In traveling series and special events, individual time trials of one or two laps pit drivers against each other and themselves for the fastest qualifying speed. Starting positions for preliminary heats and feature races may be determined using an “invert,” or reverse qualifying speed. For example, in an invert of 5, the 5th fastest qualifier starts first on the inside in the pole position, and the fastest qualifier starts 5th. Often, the driver who won the last feature race in that class will start directly behind the invert, followed by the rest of the field in the order of their qualifying times. In some races, starting positions may be decided randomly through a drawing, or by a roll of the dice.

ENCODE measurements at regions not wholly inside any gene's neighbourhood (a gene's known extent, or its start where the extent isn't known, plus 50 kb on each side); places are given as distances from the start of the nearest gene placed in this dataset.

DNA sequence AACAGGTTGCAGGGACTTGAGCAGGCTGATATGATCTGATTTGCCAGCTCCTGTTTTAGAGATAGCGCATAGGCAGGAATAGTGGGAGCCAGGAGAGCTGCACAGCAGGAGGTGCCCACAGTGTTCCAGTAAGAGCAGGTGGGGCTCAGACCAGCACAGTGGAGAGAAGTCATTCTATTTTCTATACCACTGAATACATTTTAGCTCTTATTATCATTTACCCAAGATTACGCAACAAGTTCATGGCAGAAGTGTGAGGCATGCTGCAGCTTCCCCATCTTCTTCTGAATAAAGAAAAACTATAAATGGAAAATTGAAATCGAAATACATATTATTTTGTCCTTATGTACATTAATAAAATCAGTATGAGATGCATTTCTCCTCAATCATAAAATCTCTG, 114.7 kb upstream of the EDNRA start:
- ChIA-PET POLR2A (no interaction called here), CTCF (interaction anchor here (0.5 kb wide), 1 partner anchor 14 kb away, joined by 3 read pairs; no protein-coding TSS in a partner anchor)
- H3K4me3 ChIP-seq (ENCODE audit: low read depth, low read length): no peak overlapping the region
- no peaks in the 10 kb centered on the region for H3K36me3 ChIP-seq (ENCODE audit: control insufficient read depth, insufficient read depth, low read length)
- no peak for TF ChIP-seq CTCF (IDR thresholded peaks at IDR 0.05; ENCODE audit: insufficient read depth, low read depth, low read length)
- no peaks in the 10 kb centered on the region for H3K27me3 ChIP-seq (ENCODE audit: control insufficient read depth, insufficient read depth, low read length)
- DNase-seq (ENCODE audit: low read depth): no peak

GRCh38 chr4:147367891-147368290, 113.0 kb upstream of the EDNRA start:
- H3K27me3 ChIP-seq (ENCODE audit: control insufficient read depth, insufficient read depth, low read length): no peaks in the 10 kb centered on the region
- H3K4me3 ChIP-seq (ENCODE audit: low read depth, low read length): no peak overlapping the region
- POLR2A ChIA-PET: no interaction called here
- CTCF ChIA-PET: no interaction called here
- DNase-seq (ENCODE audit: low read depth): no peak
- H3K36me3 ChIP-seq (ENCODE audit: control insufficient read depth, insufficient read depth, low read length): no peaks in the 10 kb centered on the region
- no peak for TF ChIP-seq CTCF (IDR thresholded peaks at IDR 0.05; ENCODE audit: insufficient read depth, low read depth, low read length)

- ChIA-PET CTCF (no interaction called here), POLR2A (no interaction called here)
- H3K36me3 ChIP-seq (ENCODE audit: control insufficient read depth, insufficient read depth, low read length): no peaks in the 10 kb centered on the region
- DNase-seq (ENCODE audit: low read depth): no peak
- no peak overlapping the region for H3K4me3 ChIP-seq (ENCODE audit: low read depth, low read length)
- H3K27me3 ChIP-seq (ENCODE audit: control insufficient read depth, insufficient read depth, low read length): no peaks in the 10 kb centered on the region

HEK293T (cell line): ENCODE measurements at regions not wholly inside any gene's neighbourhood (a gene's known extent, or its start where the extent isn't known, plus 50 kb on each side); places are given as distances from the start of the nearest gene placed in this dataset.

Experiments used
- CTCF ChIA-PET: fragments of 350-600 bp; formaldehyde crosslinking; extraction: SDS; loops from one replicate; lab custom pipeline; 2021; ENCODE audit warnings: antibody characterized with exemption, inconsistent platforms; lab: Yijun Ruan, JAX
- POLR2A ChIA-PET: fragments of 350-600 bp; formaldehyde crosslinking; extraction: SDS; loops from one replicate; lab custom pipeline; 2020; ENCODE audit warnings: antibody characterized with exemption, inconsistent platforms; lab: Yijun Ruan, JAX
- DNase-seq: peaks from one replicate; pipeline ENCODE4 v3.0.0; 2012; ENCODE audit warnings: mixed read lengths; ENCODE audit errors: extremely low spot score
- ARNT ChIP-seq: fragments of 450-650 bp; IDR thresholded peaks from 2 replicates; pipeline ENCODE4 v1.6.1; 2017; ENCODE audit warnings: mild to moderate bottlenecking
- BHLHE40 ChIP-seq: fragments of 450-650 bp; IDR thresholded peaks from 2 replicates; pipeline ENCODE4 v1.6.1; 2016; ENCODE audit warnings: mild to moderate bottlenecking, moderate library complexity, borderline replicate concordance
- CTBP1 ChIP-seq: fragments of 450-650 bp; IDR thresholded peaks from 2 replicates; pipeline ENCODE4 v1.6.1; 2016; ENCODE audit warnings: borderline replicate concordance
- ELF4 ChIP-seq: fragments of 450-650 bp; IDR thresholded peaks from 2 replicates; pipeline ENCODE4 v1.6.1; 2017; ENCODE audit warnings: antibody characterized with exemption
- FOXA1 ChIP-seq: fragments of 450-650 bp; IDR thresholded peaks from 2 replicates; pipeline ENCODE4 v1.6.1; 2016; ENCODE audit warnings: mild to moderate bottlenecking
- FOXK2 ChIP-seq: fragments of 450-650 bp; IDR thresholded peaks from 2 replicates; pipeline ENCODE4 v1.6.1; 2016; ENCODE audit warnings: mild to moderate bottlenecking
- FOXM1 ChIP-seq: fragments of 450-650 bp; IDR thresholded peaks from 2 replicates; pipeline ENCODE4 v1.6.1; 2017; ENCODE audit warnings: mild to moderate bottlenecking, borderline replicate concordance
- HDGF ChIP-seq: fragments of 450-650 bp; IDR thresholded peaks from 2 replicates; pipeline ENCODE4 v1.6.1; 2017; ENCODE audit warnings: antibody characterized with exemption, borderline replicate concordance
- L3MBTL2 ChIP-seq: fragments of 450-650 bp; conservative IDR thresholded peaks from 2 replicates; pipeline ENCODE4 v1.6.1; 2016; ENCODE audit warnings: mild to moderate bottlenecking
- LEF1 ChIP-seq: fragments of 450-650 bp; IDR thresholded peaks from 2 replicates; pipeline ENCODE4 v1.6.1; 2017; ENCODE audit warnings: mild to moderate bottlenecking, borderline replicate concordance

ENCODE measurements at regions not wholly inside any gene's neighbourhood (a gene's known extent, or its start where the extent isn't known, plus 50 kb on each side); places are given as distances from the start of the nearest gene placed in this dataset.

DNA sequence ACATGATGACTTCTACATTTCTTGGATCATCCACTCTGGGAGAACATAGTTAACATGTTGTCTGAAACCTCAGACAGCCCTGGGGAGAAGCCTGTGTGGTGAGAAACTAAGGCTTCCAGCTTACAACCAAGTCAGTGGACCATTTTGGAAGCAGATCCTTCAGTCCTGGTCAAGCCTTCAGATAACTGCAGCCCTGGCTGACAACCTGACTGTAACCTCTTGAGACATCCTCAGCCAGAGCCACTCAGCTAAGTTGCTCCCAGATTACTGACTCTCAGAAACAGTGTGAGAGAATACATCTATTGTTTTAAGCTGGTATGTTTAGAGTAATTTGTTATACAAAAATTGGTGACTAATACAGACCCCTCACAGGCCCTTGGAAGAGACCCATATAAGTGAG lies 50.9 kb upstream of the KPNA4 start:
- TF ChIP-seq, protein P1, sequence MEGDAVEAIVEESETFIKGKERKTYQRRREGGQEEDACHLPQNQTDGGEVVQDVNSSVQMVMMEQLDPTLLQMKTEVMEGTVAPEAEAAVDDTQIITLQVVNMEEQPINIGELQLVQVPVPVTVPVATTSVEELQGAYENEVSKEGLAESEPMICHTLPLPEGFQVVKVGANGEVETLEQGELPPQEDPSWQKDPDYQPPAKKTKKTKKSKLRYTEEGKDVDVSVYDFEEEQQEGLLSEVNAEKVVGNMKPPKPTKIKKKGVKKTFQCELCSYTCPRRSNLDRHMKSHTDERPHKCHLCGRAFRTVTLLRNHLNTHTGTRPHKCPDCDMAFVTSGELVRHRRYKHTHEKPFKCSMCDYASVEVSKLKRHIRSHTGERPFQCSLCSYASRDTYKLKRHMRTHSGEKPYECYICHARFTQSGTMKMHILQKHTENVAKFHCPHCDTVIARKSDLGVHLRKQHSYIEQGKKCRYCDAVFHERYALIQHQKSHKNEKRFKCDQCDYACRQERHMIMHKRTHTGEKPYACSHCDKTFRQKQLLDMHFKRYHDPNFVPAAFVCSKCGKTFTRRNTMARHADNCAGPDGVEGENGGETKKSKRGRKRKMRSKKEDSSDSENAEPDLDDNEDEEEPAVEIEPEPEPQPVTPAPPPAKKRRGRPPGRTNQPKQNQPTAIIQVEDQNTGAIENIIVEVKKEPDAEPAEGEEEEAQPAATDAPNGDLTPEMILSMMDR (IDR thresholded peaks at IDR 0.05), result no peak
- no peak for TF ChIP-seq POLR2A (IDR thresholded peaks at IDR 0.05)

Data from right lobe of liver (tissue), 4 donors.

The term “heat” is occasionally used for part of the main event when it consists of two or more parts, but most of the time, heats refer to shorter, preliminary races, usually 8 laps, with a small number of competitors. Depending on the number of entries in that class, there are usually 2 or 3 heats with an equal (or nearly equal) number of cars in each heat. Racers are assigned to heats using an even/odd distribution based on qualifying laps so that each heat has a mix of times. Heats narrow the field by determining who moves on to the feature race, and sometimes the starting positions. They get the cars and the fans warmed up, and build excitement for the main event. Heats provide the driver and pit crew with one final opportunity to tweak the vehicle before the feature race begins. The feature race is the longest and most important race of the night for each class.